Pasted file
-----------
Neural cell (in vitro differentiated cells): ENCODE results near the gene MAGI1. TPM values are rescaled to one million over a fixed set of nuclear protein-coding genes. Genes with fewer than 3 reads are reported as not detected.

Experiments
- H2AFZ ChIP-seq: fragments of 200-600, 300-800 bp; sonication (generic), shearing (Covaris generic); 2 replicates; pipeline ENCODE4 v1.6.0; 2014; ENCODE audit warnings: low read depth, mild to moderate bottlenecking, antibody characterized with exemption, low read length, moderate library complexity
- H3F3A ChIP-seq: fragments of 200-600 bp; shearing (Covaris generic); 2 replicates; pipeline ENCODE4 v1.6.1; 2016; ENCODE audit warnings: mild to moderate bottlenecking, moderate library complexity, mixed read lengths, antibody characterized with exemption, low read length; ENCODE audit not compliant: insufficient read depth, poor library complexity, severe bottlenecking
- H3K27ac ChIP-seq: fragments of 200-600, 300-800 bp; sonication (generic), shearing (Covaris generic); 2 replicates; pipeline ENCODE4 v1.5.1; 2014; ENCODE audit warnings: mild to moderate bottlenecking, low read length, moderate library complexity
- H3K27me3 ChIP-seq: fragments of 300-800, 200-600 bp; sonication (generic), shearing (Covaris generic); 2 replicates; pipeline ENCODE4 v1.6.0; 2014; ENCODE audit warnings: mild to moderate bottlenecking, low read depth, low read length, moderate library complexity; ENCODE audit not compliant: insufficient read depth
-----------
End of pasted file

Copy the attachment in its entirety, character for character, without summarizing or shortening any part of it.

Neural cell (in vitro differentiated cells): ENCODE results near the gene MAGI1. TPM values are rescaled to one million over a fixed set of nuclear protein-coding genes. Genes with fewer than 3 reads are reported as not detected.

Experiments
- H2AFZ ChIP-seq: fragments of 200-600, 300-800 bp; sonication (generic), shearing (Covaris generic); 2 replicates; pipeline ENCODE4 v1.6.0; 2014; ENCODE audit warnings: low read depth, mild to moderate bottlenecking, antibody characterized with exemption, low read length, moderate library complexity
- H3F3A ChIP-seq: fragments of 200-600 bp; shearing (Covaris generic); 2 replicates; pipeline ENCODE4 v1.6.1; 2016; ENCODE audit warnings: mild to moderate bottlenecking, moderate library complexity, mixed read lengths, antibody characterized with exemption, low read length; ENCODE audit not compliant: insufficient read depth, poor library complexity, severe bottlenecking
- H3K27ac ChIP-seq: fragments of 200-600, 300-800 bp; sonication (generic), shearing (Covaris generic); 2 replicates; pipeline ENCODE4 v1.5.1; 2014; ENCODE audit warnings: mild to moderate bottlenecking, low read length, moderate library complexity
- H3K27me3 ChIP-seq: fragments of 300-800, 200-600 bp; sonication (generic), shearing (Covaris generic); 2 replicates; pipeline ENCODE4 v1.6.0; 2014; ENCODE audit warnings: mild to moderate bottlenecking, low read depth, low read length, moderate library complexity; ENCODE audit not compliant: insufficient read depth